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Practical Guideposts for Discerning the Lord's Will

(By Rob McLeod)

If you have fellowshipped with other believers for any length of time you will likely have heard certain ones tell you that the Lord is directing them into a new life calling or ministry opportunity. Perhaps you have made these statements yourself. Sometimes the directions that brothers in the Lord embark upon are unexpected and appear to come out of left field. How can we be certain that a new calling has arisen out of the Lord’s heart and not simply out of our own desires? It is my heart that the following discussion will shed some light on the general process of discerning the Lord’s direction. What is presented here is not a formula or a recipe that will look exactly the same when assessing life’s options. Nevertheless the instruction provided here is rooted in Scripture and thereby can serve as guideposts for determining the Lord’s heart in important matters of life.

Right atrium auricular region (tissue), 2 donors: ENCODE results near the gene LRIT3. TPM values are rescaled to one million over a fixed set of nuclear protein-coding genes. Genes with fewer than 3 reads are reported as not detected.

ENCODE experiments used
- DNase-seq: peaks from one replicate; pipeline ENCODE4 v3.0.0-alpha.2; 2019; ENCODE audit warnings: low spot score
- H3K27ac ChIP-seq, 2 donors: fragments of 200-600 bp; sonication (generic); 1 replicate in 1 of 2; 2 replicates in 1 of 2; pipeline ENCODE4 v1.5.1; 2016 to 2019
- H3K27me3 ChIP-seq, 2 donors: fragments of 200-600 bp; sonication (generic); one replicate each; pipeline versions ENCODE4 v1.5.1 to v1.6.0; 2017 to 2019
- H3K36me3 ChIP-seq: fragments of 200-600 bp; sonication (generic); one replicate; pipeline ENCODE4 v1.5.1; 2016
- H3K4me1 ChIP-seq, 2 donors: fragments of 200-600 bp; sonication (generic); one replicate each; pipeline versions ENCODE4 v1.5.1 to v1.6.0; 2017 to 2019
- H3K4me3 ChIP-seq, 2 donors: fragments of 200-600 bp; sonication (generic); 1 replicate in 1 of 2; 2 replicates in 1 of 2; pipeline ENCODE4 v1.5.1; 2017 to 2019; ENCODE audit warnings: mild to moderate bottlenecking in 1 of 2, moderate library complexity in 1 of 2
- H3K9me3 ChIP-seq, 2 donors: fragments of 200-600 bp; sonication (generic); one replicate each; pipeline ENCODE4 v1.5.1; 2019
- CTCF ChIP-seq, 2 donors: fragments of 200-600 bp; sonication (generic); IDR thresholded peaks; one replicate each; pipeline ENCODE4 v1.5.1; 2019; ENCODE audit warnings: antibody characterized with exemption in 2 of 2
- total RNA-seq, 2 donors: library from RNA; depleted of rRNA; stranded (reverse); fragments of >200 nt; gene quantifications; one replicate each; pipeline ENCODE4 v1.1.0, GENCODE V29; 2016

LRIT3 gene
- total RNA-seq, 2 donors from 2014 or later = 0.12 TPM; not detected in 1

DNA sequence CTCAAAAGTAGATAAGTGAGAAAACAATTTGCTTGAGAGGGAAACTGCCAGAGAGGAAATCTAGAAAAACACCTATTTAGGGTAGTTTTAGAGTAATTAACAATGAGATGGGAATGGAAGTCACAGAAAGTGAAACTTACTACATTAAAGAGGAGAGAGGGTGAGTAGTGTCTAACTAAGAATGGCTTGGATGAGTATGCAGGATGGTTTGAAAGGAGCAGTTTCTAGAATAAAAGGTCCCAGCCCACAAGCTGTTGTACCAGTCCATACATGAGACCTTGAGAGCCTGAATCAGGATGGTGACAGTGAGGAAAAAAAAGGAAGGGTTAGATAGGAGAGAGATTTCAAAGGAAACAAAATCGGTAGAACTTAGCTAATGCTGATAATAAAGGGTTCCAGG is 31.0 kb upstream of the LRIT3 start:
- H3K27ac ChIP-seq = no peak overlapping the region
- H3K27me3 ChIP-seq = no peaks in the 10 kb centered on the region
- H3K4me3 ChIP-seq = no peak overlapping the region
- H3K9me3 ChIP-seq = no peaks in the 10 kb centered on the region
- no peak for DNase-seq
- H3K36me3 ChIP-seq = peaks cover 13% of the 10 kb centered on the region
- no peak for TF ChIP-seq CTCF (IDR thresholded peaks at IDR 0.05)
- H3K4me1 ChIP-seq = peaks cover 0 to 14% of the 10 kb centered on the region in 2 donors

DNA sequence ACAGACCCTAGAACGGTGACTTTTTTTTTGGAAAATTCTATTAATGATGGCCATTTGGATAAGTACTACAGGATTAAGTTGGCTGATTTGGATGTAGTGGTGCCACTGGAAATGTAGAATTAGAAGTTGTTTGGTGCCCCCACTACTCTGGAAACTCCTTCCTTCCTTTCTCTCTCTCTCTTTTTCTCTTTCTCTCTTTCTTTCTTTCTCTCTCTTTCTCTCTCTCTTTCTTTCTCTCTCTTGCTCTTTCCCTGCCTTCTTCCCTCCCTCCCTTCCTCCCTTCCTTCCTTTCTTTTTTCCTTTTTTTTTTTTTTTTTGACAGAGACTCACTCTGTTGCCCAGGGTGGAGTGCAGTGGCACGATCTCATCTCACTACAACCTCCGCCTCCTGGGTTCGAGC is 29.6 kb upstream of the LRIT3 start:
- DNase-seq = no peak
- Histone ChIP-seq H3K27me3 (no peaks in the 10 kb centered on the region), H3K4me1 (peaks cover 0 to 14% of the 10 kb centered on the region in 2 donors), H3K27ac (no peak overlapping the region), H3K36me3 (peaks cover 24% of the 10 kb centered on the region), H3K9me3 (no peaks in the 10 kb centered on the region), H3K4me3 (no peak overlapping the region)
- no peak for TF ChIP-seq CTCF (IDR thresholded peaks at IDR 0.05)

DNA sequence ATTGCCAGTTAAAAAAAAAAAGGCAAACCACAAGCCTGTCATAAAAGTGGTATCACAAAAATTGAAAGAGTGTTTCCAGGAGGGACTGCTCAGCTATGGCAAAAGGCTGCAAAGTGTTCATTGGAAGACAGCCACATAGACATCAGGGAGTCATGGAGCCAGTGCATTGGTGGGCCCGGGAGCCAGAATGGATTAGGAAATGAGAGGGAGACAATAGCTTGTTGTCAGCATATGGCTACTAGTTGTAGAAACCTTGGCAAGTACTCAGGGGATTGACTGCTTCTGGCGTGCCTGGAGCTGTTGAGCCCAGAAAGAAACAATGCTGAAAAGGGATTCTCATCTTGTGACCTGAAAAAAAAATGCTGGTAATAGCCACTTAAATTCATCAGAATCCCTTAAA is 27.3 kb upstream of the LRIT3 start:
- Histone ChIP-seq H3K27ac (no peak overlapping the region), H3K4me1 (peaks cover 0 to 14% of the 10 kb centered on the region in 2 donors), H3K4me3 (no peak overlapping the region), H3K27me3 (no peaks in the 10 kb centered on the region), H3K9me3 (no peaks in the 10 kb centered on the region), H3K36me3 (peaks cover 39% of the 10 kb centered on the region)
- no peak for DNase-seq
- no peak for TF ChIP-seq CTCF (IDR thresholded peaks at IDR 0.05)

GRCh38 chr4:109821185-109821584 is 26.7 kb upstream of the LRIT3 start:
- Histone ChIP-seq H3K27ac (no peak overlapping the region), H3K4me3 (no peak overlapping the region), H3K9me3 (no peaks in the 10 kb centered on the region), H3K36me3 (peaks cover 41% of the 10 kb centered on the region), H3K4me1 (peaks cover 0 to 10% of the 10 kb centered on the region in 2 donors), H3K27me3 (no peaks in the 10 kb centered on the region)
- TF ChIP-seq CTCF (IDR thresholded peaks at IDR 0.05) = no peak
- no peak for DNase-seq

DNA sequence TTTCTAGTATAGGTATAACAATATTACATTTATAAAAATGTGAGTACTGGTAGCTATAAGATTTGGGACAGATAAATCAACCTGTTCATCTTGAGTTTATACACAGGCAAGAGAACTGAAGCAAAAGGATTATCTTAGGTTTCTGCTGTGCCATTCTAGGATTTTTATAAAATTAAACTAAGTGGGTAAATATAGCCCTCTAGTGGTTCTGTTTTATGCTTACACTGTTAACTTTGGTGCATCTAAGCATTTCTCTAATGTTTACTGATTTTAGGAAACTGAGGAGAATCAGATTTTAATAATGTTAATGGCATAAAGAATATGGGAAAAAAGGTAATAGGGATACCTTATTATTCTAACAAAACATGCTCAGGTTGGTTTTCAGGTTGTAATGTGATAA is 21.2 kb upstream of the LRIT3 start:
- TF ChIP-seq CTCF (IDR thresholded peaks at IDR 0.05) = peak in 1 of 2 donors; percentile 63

First things first: the perceived physical, mental, financial, or spiritual capacity to take on a new opportunity is not the sole (or even primary) litmus test for determining the validity of a decision. We must truly see that just because you ‘can’ do something does not necessarily mean that you ‘should’ do something. Contrary to much of our natural thinking, ability does not equal calling. Scripture is replete with examples of men who, at first glance, were woefully inadequate for the callings that God had directed them into. Natural confidence, bravado, creativity and strong oratory skills were not the Lord’s criteria when selecting men to carry out His will. “He [the Lord] does not delight in the strength of the horse; he takes no pleasure in the legs [strength] of a man. The Lord takes pleasure in those who fear Him, in those who hope in His mercy.” (Psalm 147:10-11)

Guidepost #1: The Lord’s calling for you may not be your natural preference.